A couple of months into my work-at-home-mother journey, it became obvious that something needed to change. I had the time and ability to do everything I needed to do. But somehow, every day was a disaster. Every second of my time was taken up, but somehow I was getting nothing done. And my nerves were frayed to the breaking point.
I washed dishes while I waited to hear back from colleagues or interview sources. I checked work emails while feeding and playing with Graham. When I got a few minutes to myself, to refill my tank, all I wanted to do was sleep. By the time Brian got home from work, we'd eat dinner, and then I'd hand Graham to him and go upstairs to get a few, elusive quiet minutes to myself - inevitably interrupted by a screaming baby who wanted his dinner.
The problem wasn't that I didn't have the time. The problem was that I wasn't managing that time well. I was multitasking. Nobody was getting my best, least of all me.
Despite my many mishaps, I think it is possible to be a successful work-at-home mom. It's a work in progress, but I'm slowly learning how to balance, how to be flexible enough to meet the ever-changing needs of a baby boy and a journalism career. It's taught me to be flexible. Literally nothing is the same from day-to-day. EVER. Here are a few tips that have served me well.
1// Automate household chores. The biggest problem, in my opinion, about working from home is not only seeing your overflowing inbox and calendar chock-full of interviews, but also seeing everything at home that needs to be done. I'd take a restroom break and realize the guest toilet needed to be cleaned - badly. I'd go to the kitchen to get another cup of coffee and see the pile of pump supplies I'd forgotten to wash earlier. Then I'd start cleaning, get distracted, and before I knew it, Graham had woken from his nap and I hadn't gotten any work done.
A daily chore calendar may seem oppressive or rigid, but knowing what I'm supposed to do - and ONLY what I'm supposed to do - each day to keep our household running smoothly has gone a long way in helping me focus both on Graham and on work. On Mondays, I wash a load of mine and Brian's clothes and I clean the toilets. That's it. And if something else - say, dusting the coffee table - needs to be done? Sorry. That's Wednesday's chore.
Creating a weekly chore list has freed up a lot of brain space - I don't have to think about anything. It's also given me permission to relax once work is finished and Graham is asleep. I can take a few minutes to read, nap, write a blog post, or undertake a fun household project, such as reorganizing.
2 // Make "me time" a priority. I never understood the focus on self-care before having a child. It seemed kind of...well...selfish, actually. Over the top. Didn't everyone take care of themselves every day? Why does anyone need more self care?
And then Graham showed up.
Suddenly, I got it. I am not a person that likes to be dirty, but I found myself going a day (or two - facepalm!) without a shower - and let's not even talk about how greasy my hair was! Food was shoved in before Graham could start screaming, and often eaten while nursing him. If I got a few minutes to myself, it was almost always spent on sleep. But not having any awake time to myself left me drained and extremely resentful of both my job and my child.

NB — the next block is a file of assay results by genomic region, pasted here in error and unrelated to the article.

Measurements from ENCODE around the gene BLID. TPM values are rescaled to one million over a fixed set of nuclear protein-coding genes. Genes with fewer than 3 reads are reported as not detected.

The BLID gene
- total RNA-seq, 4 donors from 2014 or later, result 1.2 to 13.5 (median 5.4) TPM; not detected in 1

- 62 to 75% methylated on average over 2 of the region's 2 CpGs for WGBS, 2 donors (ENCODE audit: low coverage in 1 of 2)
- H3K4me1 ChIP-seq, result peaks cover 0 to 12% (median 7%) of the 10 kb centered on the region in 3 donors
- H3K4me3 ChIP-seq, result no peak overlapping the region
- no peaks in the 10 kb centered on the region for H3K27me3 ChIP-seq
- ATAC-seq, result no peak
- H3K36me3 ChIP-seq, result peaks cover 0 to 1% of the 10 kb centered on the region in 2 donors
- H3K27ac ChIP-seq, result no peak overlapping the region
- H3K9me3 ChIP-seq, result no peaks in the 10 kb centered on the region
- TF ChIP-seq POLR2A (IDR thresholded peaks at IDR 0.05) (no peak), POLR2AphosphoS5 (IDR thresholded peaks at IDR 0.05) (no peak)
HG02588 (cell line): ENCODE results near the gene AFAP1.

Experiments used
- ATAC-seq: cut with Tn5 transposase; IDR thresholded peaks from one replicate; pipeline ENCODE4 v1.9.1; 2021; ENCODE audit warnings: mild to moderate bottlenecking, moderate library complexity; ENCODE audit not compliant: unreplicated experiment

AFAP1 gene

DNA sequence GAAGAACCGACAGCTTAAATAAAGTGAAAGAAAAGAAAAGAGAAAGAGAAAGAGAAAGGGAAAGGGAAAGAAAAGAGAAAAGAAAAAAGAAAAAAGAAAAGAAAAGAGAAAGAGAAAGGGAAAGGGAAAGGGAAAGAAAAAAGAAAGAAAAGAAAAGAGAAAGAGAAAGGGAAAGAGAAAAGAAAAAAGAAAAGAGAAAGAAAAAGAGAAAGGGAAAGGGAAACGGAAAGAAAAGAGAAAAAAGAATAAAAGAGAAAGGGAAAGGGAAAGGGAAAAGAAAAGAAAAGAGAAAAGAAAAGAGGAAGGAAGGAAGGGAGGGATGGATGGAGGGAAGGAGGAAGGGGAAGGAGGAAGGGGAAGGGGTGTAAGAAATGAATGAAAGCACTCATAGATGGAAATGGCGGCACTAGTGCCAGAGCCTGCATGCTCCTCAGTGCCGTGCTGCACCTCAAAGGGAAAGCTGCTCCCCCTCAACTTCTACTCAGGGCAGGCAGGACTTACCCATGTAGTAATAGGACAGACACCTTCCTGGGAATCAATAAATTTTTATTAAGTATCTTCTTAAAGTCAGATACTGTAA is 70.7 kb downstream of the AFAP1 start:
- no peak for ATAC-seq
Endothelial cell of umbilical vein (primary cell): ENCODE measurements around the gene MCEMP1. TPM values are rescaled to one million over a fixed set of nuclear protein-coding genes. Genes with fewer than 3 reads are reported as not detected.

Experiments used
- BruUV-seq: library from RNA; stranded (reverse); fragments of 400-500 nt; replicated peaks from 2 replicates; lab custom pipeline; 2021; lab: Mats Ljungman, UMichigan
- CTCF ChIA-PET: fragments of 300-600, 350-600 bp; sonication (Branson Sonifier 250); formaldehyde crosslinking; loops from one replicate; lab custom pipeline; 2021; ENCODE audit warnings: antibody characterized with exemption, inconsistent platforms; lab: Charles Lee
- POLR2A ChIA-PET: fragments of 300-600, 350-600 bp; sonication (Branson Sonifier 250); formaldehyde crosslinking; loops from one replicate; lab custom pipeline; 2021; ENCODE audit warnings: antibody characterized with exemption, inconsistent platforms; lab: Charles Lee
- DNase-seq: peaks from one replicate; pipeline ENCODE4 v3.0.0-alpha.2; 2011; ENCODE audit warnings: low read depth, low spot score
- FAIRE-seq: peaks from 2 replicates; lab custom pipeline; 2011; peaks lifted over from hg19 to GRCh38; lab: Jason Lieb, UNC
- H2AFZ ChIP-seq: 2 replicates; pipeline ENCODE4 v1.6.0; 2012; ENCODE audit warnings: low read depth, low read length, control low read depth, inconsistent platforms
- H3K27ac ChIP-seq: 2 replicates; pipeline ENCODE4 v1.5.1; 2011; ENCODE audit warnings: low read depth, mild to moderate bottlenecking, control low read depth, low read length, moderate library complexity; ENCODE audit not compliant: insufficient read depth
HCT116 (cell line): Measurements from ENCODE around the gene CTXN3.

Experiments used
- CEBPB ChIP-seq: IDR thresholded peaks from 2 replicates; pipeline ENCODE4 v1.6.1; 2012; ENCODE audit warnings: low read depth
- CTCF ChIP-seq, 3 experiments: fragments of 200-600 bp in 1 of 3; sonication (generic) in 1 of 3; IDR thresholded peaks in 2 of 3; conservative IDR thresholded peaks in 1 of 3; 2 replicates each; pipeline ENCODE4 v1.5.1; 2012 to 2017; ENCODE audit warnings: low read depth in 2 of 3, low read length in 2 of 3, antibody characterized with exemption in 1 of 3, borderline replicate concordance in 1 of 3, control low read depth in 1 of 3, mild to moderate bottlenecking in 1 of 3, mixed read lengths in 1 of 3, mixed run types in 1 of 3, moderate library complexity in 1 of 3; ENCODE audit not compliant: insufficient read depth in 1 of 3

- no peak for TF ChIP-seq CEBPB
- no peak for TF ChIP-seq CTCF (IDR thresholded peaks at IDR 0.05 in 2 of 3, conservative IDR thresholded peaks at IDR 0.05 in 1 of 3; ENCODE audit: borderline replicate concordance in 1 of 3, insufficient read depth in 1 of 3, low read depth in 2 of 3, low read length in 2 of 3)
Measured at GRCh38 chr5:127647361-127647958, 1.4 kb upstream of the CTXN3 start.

So I've managed to work some time for myself into my schedule, and it's been amazing. For instance, my in-laws watch Graham while I go to my weekly yoga class on Tuesday mornings. After class, I stop at Caviar and Bananas for an iced coffee and whatever sweet treat strikes my fancy. It's nothing expensive or wildly decadent, but I always come back from yoga and coffee feeling so refreshed, ready to see my little man, and ready to get back to work.
It may be nearly impossible. Your parents or in-laws may not be readily available to babysit. But try to dedicate some time to YOU, even if it's only 15 minutes to enjoy a hot cup of coffee in peace. Your work and your baby will thank you. I promise.
3 // Schedule set times to check email. Because I use an app to track Graham's feedings and diaper changes, I have my phone with me constantly. But that makes it all too easy to check my email every. single. second. I feel like if I'm not constantly checking in, I'm a bad employee.
But I'm not a brain surgeon. I'm a writer at a monthly magazine. I rarely, if ever, have deadlines that are closer than two weeks away. Checking my email every five minutes is actually counterproductive. I spend so much time looking at work emails that when I do sit down to actually work, I often wonder what I'm doing. Haven't I already BEEN working?
If something is urgent, the phone will ring. Until then, I've made a new habit of checking my email only once per hour, or if I'm actually sitting down at the computer. It's done wonders for my peace of mind, and allowed me to give my attention fully to Graham when I'm with him.
I'm so very grateful I can continue my career while staying at home with my baby. By making a few tweaks, working at home has gone from a three-ring circus to the beautiful, flexible opportunity that it is.
Do you work from home with a little one? If so, what have you found helpful to achieve the ever-elusive balance? Let me know in the comments below!
Laptop photo by rawpixel on Unsplash.
Book photo by Jess Watters on Unsplash
Phone photo by Paul Hanaoka on Unsplash
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